More than once, I have hired individuals based entirely on what I have seen in their creative and technical portfolios. Did they comment their code? Did they know how to write meaningful and humane error messages? Could they explain the rationale behind their creative work? These individuals lacked certifications, and I never saw their transcripts, but they were great employees and excellent colleagues. The proof was in their portfolios.

College is about much more than the classroom and the syllabus

"MOOCs might be a threat to certain universities, but they are not a threat to small liberal arts colleges such as Trinity University." 

During the past semester, the previous sentence (or a close approximation) has escaped my lips at least half a dozen times. This typically happens when confronted with dire predictions such as the following: 
  • "The storm is coming and half of the higher education institutions in the United States will be dead in the next 15 years." (Borsch, 2013) 
  • "In 50 years, he [Sebastian Thrun] says, there will be only 10 institutions in the world delivering higher education, and Udacity has a shot at being one of them." (Leckart, 2012)
  • "Most of college -- the expansive campuses and large lecture halls -- will crumble into ghost towns as budget-strapped schools herd students online." (Ferenstein, 2013) 
I'll be the first to admit that my reply is a defensive -- even reactionary -- response to predictions about the death of higher education. It emerges from my lizard brain, the fear-drenched part of my mind concerned solely with self-preservation, as an answer to predictions that I find deeply troubling.

I love being a teacher. Education is an avocation -- a calling -- that caught me entirely by surprise in my early 20s. After all, I was hardly the world's best student. I flunked multiple courses as a sophomore, and was forced to go on academic leave for a year. I never anticipated ending up at a place like Trinity. I never dreamed that so much of my identity would be wrapped up in my role as an educator. 

But it has. And this is why my immediate, reactionary response to the threat of MOOCs is very much concerned with my self-interest and with the continued sustainability of institutions such as Trinity. 

The fact that this is a reactionary response does not make my argument any less compelling. Even if MOOCs are wildly successful, I am confident that there is a place for institutions like Trinity in the educational landscape of the 21st Century. 

But once that's out of the way -- once my fearful lizard brain has been placated -- I can step back and look at the bigger picture. I can revisit my claim that "certain universities" might be threatened by MOOCs.
This is *not* the Trinity experience.
First, let's cut through the euphemisms. Spoken in hushed whispers, the phrase "certain universities" is an obvious reference to R1 institutions with tens of thousands of students. This contrast between places like Trinity and places like the University of Texas is a standard trope ripped directly from conversations with parents and prospective students during Trinity In Focus. They (the R1 schools) are big. We are small. They focus on research grants. We focus on low class sizes and intensive contact between teachers and students. They teach most of their classes with graduate assistants. We don't have graduate teaching assistants. They create specialists; we create generalists. You know the drill.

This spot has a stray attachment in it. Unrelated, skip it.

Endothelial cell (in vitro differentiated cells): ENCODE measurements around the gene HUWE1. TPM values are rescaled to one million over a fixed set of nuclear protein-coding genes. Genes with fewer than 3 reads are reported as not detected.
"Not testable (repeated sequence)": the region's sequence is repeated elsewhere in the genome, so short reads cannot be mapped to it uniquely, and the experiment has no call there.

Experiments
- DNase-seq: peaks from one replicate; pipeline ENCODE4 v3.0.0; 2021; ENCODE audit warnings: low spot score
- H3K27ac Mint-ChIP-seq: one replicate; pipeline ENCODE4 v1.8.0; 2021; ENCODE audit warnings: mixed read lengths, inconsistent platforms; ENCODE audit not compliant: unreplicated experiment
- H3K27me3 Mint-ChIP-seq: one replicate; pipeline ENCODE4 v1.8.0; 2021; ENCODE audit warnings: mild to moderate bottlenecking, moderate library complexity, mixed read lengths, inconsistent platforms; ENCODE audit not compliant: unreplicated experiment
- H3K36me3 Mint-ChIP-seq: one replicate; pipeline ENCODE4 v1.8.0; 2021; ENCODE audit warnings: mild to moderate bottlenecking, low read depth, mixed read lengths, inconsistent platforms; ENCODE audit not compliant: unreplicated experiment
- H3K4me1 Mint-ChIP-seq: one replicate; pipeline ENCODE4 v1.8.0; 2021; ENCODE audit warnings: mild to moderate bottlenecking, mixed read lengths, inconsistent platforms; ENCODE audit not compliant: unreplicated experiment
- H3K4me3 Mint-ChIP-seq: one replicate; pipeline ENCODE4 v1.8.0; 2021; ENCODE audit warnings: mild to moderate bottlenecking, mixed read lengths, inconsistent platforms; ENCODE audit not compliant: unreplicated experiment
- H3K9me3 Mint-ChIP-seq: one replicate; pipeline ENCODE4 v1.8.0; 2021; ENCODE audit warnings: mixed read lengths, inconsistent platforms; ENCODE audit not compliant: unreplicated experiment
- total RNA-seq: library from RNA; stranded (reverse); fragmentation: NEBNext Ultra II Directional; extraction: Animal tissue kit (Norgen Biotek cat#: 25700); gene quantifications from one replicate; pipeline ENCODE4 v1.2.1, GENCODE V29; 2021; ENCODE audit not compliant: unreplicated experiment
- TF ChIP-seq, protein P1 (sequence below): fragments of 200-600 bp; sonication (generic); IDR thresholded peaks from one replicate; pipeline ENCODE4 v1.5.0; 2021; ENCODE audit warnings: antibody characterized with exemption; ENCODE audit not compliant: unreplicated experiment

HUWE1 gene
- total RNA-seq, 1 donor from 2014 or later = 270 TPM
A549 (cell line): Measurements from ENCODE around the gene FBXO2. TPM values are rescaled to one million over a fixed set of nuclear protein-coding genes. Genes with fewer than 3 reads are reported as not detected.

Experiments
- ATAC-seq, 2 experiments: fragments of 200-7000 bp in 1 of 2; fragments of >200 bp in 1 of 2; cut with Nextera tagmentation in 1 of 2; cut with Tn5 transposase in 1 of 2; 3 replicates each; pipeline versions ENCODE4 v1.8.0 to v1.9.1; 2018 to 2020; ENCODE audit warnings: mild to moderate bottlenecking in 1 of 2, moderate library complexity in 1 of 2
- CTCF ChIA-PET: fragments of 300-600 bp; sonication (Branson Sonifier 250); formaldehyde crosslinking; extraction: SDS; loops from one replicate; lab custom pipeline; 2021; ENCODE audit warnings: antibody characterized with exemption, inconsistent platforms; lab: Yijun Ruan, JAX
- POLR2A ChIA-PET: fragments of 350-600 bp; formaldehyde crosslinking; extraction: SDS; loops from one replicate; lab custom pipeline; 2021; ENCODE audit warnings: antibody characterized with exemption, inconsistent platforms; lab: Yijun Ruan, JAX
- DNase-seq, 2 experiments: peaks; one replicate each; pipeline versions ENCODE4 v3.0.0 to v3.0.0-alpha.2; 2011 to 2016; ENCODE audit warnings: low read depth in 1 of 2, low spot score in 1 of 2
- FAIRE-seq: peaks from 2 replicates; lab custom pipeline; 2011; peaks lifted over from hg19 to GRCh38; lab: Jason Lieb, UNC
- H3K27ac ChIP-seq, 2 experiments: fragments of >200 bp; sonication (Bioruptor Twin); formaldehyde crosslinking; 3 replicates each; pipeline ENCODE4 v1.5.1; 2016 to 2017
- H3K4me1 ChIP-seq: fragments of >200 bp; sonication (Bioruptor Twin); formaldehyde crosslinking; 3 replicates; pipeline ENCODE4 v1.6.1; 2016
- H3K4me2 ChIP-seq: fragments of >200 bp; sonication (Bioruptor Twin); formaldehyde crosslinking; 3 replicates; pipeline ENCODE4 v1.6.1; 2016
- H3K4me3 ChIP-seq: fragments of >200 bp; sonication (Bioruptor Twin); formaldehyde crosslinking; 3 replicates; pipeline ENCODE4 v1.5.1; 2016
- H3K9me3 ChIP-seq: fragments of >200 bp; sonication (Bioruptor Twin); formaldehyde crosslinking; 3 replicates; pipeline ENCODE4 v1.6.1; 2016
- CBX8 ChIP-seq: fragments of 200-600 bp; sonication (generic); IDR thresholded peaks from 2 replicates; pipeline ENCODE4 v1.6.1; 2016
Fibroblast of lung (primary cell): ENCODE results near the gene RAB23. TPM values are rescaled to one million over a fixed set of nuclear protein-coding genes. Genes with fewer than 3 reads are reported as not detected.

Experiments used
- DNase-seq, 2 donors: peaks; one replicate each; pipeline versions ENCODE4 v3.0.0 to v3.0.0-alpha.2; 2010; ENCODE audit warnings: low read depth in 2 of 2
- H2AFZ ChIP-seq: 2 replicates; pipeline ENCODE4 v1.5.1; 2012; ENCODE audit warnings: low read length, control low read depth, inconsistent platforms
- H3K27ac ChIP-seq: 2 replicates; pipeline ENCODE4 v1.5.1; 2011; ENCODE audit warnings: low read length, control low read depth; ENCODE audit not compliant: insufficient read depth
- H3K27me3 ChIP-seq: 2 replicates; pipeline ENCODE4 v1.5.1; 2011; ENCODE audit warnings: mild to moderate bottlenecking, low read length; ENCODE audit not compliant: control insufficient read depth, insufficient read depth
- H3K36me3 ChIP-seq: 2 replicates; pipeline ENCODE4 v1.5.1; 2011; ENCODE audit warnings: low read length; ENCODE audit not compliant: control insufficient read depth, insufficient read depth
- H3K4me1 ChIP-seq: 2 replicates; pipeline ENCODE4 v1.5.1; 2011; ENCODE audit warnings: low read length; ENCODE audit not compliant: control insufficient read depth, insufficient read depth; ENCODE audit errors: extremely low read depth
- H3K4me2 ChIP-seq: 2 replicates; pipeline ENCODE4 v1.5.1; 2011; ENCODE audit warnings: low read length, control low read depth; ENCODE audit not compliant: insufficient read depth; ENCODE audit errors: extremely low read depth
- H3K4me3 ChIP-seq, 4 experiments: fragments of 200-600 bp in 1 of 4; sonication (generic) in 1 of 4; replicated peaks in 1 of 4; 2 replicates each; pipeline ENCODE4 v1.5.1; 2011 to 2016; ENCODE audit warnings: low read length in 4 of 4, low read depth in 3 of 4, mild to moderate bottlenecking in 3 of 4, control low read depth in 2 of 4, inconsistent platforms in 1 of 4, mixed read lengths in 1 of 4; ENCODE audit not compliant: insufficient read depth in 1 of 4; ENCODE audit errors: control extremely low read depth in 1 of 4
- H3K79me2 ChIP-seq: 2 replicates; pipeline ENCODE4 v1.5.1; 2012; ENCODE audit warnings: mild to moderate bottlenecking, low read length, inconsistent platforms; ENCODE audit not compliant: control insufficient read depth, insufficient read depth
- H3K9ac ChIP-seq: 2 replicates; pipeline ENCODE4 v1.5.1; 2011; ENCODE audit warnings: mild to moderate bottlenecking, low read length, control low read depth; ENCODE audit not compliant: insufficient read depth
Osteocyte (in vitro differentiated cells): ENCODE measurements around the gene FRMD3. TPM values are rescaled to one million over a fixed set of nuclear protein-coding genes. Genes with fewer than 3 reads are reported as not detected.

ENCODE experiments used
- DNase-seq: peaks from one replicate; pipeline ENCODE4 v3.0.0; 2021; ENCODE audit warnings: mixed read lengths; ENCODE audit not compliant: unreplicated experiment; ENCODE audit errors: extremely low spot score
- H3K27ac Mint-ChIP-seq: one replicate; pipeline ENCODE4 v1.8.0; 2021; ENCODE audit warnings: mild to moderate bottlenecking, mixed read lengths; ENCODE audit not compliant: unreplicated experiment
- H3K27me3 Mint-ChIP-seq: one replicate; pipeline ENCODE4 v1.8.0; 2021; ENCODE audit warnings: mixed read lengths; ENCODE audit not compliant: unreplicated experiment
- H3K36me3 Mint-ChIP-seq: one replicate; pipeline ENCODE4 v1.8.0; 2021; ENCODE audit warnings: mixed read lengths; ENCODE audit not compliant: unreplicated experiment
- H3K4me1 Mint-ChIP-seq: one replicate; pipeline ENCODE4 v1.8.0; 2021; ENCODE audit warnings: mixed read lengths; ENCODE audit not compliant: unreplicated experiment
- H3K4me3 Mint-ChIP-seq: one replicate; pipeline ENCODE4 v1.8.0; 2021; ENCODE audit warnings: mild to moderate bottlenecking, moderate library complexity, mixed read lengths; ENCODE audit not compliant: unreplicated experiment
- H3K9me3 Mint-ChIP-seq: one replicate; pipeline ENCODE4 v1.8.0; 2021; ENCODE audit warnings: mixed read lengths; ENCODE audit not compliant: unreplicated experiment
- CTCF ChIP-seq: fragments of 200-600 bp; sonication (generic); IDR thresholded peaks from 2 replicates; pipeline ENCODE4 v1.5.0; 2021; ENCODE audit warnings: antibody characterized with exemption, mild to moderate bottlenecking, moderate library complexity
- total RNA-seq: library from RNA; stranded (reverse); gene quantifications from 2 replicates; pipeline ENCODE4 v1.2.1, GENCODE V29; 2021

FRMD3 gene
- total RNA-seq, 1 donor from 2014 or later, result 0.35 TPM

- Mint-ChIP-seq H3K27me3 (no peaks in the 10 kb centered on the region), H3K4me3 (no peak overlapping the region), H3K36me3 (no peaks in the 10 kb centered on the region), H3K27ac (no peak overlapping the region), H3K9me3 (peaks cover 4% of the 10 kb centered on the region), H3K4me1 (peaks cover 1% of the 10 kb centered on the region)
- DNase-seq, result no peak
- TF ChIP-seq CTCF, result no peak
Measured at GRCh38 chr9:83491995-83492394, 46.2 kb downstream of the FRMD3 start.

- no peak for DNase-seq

This is our pitch, right? This is what we tell ourselves, and it's what we tell prospective students. And, it's true. There is a world of difference between a place like Trinity and a place like the University of Texas. I believe every word of the pitch. This doesn't mean that one approach is necessarily better than the other. But there is definitely a difference. 

But, does this difference mean that R1 universities are more vulnerable to the threat of MOOCs than places like Trinity? As far as rhetoric and salesmanship are concerned, the answer is "yes." The rise of MOOCs has come at an excellent time for expensive, small universities that privilege face-to-face interaction between teachers and students. MOOCs make it even easier for us to highlight our key differentiators. In rhetorical terms, MOOCs are a boon for us and they force admissions counselors at R1 schools to work a bit harder. 

In the long run, however, I do not think that R1 institutions are seriously threatened by MOOCs. For one thing, they can point to other differentiators -- things like D1 athletic events, amazing libraries (though Trinity's library is also quite amazing), nuclear reactors, access to cutting-edge research equipment, off-campus housing -- when making their case. But this is just part of the picture.